Give 200 orphans in Zimbabwe access to education

by Zimbabwe Educational Trust (ZET)
Ruth Mtimkulu and her daughter Simbanginkosi!
Ruth Mtimkulu and her daughter Simbanginkosi!

Greeting from ZET and Trinity Project!

This is just a quick update to let you know how your donations are continuing to support hundreds of children in Bulawayo to access the legal documents they need to enrol in school and sit public examinations!

Every child in Zimbabwe needs a birth certificate. Children without birth certificates are not only excluded from education, but later in life are excluded from formal employment (which requires a national identiry card, which cannot be obtained without a birth certificate). To raise awareness of the importance of birth registration and to support families with the process, we held 28 legal advice clinics in the first three months of 2016.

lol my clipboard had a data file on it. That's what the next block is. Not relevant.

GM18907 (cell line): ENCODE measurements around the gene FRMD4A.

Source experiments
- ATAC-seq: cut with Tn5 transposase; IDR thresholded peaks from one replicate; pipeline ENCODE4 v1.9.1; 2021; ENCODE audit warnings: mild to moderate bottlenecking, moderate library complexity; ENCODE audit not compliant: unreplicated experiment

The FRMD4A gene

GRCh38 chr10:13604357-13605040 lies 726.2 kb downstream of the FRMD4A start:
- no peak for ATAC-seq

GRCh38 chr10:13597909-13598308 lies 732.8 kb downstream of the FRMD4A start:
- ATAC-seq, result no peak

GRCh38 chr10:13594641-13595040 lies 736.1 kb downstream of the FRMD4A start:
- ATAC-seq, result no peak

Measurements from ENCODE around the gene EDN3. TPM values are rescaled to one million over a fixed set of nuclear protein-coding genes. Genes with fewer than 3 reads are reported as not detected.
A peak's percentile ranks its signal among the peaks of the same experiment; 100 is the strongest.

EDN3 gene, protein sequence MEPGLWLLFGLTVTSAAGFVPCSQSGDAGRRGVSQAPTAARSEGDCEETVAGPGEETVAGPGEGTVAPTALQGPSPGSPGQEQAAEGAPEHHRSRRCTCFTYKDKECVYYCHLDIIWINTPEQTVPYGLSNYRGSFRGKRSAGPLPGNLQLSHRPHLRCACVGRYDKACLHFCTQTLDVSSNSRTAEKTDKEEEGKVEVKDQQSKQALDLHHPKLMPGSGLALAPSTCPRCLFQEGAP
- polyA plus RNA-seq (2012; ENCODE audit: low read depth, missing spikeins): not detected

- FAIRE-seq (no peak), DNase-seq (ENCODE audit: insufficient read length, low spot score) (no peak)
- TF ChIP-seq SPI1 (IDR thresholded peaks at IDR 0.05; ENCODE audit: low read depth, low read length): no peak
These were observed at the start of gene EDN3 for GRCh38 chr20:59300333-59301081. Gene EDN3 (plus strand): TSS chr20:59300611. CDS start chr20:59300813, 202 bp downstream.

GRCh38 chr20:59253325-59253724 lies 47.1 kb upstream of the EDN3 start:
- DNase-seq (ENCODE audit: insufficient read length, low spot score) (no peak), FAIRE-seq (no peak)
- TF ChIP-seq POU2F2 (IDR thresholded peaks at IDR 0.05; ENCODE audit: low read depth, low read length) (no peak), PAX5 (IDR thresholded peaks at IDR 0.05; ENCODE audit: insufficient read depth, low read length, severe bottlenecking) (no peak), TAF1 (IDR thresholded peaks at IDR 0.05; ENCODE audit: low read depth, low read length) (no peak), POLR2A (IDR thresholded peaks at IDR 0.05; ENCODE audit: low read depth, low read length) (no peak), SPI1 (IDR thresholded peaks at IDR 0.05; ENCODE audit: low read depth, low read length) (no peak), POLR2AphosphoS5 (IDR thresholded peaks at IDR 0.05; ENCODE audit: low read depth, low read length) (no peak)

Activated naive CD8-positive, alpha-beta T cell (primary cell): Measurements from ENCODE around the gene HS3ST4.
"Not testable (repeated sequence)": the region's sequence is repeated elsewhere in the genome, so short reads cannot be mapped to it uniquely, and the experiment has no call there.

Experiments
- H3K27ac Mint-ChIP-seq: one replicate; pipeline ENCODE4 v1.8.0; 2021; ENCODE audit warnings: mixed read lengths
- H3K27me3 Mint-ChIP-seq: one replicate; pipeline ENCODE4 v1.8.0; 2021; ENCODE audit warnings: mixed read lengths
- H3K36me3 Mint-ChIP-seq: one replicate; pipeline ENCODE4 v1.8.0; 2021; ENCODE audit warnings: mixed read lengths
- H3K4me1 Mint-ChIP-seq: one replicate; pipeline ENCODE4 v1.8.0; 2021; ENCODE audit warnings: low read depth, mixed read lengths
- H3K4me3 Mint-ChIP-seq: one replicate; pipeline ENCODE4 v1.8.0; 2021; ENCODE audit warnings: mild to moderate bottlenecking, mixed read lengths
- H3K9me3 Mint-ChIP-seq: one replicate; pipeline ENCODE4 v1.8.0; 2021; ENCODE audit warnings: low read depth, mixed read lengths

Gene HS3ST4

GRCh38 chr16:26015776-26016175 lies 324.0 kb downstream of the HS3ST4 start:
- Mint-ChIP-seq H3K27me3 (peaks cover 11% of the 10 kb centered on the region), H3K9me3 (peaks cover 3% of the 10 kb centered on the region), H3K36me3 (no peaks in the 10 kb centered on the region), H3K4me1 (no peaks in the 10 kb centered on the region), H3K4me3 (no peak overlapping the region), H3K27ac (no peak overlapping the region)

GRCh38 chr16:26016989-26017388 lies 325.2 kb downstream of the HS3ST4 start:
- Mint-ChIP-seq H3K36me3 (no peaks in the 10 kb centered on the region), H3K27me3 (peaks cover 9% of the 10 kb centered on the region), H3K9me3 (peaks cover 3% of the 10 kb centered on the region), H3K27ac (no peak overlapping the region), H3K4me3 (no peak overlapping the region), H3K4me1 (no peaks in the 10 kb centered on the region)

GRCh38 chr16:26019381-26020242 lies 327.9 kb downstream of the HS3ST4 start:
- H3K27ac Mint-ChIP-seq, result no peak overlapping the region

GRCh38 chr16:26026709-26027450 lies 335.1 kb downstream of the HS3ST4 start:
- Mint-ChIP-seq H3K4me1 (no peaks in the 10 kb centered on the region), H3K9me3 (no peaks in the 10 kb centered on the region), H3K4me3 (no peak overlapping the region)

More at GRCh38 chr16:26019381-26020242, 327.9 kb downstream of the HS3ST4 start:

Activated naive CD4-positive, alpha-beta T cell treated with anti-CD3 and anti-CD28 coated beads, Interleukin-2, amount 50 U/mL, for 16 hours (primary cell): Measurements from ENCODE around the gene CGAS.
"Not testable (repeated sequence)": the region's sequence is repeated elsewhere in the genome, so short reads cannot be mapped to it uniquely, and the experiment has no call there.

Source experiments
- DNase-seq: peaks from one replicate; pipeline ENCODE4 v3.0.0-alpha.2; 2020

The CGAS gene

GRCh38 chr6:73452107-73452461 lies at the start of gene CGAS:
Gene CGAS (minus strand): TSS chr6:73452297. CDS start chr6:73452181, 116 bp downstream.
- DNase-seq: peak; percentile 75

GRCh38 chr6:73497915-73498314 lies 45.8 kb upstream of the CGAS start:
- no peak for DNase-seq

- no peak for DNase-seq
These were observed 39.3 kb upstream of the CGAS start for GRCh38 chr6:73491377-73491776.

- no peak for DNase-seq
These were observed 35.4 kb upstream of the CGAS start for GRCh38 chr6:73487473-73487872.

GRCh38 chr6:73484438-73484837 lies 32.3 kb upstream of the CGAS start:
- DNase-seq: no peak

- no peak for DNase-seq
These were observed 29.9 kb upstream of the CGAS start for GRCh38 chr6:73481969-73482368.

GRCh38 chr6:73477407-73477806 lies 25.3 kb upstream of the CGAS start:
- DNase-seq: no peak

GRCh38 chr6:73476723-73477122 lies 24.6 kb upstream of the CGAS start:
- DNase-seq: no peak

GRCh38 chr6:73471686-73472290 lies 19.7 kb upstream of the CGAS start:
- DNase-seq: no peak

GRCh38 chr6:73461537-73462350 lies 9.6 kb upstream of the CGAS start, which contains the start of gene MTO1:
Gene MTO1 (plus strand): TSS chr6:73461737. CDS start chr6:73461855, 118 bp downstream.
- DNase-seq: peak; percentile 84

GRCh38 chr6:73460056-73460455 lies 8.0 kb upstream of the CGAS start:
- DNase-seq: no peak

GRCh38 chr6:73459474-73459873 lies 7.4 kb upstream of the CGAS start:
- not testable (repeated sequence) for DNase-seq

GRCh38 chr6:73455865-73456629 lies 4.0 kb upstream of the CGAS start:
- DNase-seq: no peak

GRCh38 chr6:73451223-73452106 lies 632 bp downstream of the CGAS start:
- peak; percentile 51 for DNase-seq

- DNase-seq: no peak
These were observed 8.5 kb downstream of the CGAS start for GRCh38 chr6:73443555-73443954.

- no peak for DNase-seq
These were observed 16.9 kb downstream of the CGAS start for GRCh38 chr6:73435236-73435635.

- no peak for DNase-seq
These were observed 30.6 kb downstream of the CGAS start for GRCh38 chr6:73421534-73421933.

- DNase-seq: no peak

In these months, 83 children obtained birth certificates! In addition, families were helped to obtain the death certificates of deceased parents, allowing children to access their parent's pensions which enabled them to pay school fees.

We have continued to run weekly Kids Clubs, providing sport, drama, crafts, and other fun activities for children, as well as givign us a platform for them to learn about their human rights (including the right to a birth certificate!). In three months alone, we ran 70 Kids Clubs, reaching over 4,600 children!

Let’s give the children of Zimbabwe the chance of a better life. Please keep supporting Trinity Project.